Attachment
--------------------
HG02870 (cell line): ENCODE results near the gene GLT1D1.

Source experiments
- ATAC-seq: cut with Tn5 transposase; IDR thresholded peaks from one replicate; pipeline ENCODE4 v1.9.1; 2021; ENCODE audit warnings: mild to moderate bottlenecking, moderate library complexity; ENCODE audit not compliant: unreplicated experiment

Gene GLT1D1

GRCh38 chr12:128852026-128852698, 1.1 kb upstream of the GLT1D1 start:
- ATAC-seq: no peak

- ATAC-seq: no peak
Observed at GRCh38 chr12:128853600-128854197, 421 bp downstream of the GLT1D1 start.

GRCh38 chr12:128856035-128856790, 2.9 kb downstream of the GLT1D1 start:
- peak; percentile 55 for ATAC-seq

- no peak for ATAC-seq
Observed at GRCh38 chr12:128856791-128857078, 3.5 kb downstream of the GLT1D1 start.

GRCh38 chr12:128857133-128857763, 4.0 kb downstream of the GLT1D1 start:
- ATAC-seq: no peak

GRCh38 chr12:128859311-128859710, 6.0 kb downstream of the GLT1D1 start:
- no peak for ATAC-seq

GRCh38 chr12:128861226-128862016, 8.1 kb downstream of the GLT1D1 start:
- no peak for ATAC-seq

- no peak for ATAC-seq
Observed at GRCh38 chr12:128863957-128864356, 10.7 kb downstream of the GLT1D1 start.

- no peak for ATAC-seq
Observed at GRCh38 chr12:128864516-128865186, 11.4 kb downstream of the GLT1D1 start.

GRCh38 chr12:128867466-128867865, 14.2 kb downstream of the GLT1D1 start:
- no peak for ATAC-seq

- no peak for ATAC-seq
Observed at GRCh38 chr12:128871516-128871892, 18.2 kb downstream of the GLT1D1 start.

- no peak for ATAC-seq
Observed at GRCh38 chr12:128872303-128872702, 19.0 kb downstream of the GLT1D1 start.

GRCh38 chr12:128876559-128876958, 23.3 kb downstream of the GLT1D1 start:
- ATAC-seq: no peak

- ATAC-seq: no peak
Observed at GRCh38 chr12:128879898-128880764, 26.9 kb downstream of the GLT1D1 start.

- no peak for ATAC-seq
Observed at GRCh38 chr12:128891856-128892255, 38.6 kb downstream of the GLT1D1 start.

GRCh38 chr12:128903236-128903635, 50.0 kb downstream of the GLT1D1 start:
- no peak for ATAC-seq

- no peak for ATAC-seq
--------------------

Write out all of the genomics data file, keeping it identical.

HG02870 (cell line): ENCODE results near the gene GLT1D1.

Source experiments
- ATAC-seq: cut with Tn5 transposase; IDR thresholded peaks from one replicate; pipeline ENCODE4 v1.9.1; 2021; ENCODE audit warnings: mild to moderate bottlenecking, moderate library complexity; ENCODE audit not compliant: unreplicated experiment

Gene GLT1D1

GRCh38 chr12:128852026-128852698, 1.1 kb upstream of the GLT1D1 start:
- ATAC-seq: no peak

- ATAC-seq: no peak
Observed at GRCh38 chr12:128853600-128854197, 421 bp downstream of the GLT1D1 start.

GRCh38 chr12:128856035-128856790, 2.9 kb downstream of the GLT1D1 start:
- peak; percentile 55 for ATAC-seq

- no peak for ATAC-seq
Observed at GRCh38 chr12:128856791-128857078, 3.5 kb downstream of the GLT1D1 start.

GRCh38 chr12:128857133-128857763, 4.0 kb downstream of the GLT1D1 start:
- ATAC-seq: no peak

GRCh38 chr12:128859311-128859710, 6.0 kb downstream of the GLT1D1 start:
- no peak for ATAC-seq

GRCh38 chr12:128861226-128862016, 8.1 kb downstream of the GLT1D1 start:
- no peak for ATAC-seq

- no peak for ATAC-seq
Observed at GRCh38 chr12:128863957-128864356, 10.7 kb downstream of the GLT1D1 start.

- no peak for ATAC-seq
Observed at GRCh38 chr12:128864516-128865186, 11.4 kb downstream of the GLT1D1 start.

GRCh38 chr12:128867466-128867865, 14.2 kb downstream of the GLT1D1 start:
- no peak for ATAC-seq

- no peak for ATAC-seq
Observed at GRCh38 chr12:128871516-128871892, 18.2 kb downstream of the GLT1D1 start.

- no peak for ATAC-seq
Observed at GRCh38 chr12:128872303-128872702, 19.0 kb downstream of the GLT1D1 start.

GRCh38 chr12:128876559-128876958, 23.3 kb downstream of the GLT1D1 start:
- ATAC-seq: no peak

- ATAC-seq: no peak
Observed at GRCh38 chr12:128879898-128880764, 26.9 kb downstream of the GLT1D1 start.

- no peak for ATAC-seq
Observed at GRCh38 chr12:128891856-128892255, 38.6 kb downstream of the GLT1D1 start.

GRCh38 chr12:128903236-128903635, 50.0 kb downstream of the GLT1D1 start:
- no peak for ATAC-seq

- no peak for ATAC-seq